The increasing use of charcoal and deforestation

THE masses of Nigerians have resorted to the use of charcoal to cook because of the increase in the price of domestic gas. A 12.5kg of gas that used to sell for between N3,500 and N4,000 now goes for  between N6000 and N7000, while the 5kg which initially sold  for between N1,700 and N1,800 now goes for N3,000. Also, the price of kerosene per litre has risen to as much as N400 in many markets and other retail outlets. It seems Nigeria is heading for its worst domestic energy crisis with grave implications for deforestation.

Kerosene used to be the main alternative to firewood and charcoal in many homes until recently when the Federal Government intervened to deepen the use of gas for domestic cooking. Refined Liquefied Petroleum Gas (LPG) is considered to be a safe, affordable, convenient, and cleaner fuel for use all over the world. It is widely believed to have clear benefits over traditional biofuels in terms of impact on health. The World Health Organisation (WHO) has estimated that if half the number of people in the world currently cooking with solid fuels switch to domestic gas, there will be improvement in health and productivity, with an estimated gain of more than $900 billion over the next decade. Indeed, there is a growing consensus that sufficient supply of clean energy is central to reducing poverty and hunger, and to improving the health and lives of women and children generally. To achieve sustainable development, energy poverty must be tackled.

Nigeria in 2016, according to statistics from the Nigeria Liquefied Petroleum Gas Association (LPGA), consumed 385,000 metric tonnes of LPG, up from the 2013 consumption of 250,000 metric tonnes.  The current level of consumption in spite of this increment is considered too low when compared with Ghana, Senegal, Cameroon and Kenya’s utilisation. But the effort to further deepen its use is being threatened by the skyrocketing price. The marketers’ association has maintained that the diversion of vessels berthing and discharging at the Pipelines Products Marketing Company (PPMC) terminal to private terminals is largely responsible for the current hike in prices of domestic gas.

According to this view, officials of the Marine Transportation Department of the PPMC, in connivance with a private gas terminal, are frustrating the efforts of gas marketers to gain access to cheap products. They deliberately create bottlenecks that make it impossible for vessels to discharge at the PPMC jetties, forcing them to use the facilities of the private terminal, which has in turn seized the opportunity to hike prices.  However, the Executive Director, Supply and Distribution, PPMC, Justin Ezeala, has insisted that the diversion to private terminals was inevitable. He clarified that given the obsolete state of the jetties, priority is given to vessels carrying petrol, diesel and kerosene, vessels carrying LPG had to be diverted to other terminals to prevent them from incurring demurrage on such vessels.

There are certainly logistic problems with the supply chain of domestic gas. The government must quickly resolve these problems. There must be an arrangement for the use of the terminals whether private or government owned in a seamless manner. We do not call for the subsidization of the use of private terminals. Rather, we call on the government to have a clear arrangement that would not require vessels to arrive at the PPMC jetty before being diverted to a private terminal.  Secondly, we call on the government to intervene in the state of the jetties.  Some of them are over 40 years old and therefore not in a usable state.  This is a major source of the problem.  The government has to address this challenge in the shortest possible time.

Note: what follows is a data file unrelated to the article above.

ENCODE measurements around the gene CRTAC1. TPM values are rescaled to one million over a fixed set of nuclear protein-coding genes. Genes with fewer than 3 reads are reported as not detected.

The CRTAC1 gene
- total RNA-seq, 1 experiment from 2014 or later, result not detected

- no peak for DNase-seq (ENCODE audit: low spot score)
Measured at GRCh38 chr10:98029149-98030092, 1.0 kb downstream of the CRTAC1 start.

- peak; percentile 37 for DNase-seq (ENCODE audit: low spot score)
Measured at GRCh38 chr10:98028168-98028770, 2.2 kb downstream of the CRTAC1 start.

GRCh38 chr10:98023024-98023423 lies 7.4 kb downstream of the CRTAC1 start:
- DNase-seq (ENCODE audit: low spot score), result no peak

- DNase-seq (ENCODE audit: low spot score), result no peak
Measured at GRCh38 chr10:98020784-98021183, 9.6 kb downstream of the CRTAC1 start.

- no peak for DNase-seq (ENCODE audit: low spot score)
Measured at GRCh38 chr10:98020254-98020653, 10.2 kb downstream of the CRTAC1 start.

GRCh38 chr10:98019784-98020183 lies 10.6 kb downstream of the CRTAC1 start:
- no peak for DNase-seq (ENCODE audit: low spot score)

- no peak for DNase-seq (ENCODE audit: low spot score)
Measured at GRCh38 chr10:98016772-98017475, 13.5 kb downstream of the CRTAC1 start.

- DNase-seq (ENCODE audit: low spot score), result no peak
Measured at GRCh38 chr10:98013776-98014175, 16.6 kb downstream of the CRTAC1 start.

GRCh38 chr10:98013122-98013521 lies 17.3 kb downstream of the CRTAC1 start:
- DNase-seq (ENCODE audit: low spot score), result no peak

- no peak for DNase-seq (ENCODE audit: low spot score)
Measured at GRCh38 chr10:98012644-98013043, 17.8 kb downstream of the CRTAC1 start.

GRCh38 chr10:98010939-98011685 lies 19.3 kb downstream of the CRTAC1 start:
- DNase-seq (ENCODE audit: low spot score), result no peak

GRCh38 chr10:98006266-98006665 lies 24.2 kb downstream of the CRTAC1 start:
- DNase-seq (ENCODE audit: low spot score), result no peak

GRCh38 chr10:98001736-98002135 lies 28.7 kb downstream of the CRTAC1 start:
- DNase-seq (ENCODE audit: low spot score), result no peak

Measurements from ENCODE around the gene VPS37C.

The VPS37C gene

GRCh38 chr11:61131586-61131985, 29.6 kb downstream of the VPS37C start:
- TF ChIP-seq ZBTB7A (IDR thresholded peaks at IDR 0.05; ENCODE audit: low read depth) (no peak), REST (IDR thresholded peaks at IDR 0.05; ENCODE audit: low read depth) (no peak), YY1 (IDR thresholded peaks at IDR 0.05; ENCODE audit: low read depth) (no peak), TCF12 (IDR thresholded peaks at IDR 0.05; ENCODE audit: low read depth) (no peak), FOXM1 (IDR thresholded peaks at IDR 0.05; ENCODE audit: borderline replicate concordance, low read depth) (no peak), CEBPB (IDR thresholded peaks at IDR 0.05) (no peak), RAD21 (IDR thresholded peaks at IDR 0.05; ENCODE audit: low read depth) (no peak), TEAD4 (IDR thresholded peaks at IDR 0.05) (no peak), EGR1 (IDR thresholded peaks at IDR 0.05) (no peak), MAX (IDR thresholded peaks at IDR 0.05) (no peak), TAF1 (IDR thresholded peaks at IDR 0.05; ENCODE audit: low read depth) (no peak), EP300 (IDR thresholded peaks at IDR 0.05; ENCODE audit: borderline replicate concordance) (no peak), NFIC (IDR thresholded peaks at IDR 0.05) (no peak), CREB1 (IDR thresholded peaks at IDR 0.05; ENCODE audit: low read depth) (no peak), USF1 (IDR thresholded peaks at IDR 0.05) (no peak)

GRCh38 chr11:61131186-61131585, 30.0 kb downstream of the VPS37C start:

In the case of kerosene, the price hike is the result of shortage of supply. The kerosene market had been deregulated but only a few independent marketers have entered the market. Supply is largely limited to what is imported by the Nigeria National Petroleum Corporation (NNPC). Therefore, prices have always been higher than the official price announced by the Petroleum Product Pricing and Regulatory Agency (PPRA).  We are of the view that Nigerians should move from kerosene to the use of LPG, which is cleaner, cost-effective and cheaper globally. But in the interim, efforts must be made to ensure sufficient supply until people are able to move to domestic gas when it really becomes cheap and available in the country.

We are of the view that the main reason for the current challenges is the unfortunate fact that these products are imported. Much of the products in the Nigerian market for domestic gas is imported from neighbouring Republic of Benin.  Just as most of Nigeria’s domestic petroleum production is refined outside the country, so too is its LPG requirements. Nigeria produces about four million tonnes of LPG a year but practically all of it is exported. The inability to refine sufficient quantity of these products for domestic use has to be addressed in the shortest time possible. The policy of the Federal Government to deepen the use of cooking gas will fail when there is scarcity of the product or the price soars beyond the purchasing power of the masses.

Nigeria’s effort at reforestation is coming to grief with increasing resort to the use of dirty fuel energy sources like firewood and charcoal to meet cooking needs by the masses.  There is a need to reinvigorate the afforestation drive by the government. There must be concerted efforts to ensure that two trees are planted for everyone that is lost to firewood and charcoal.

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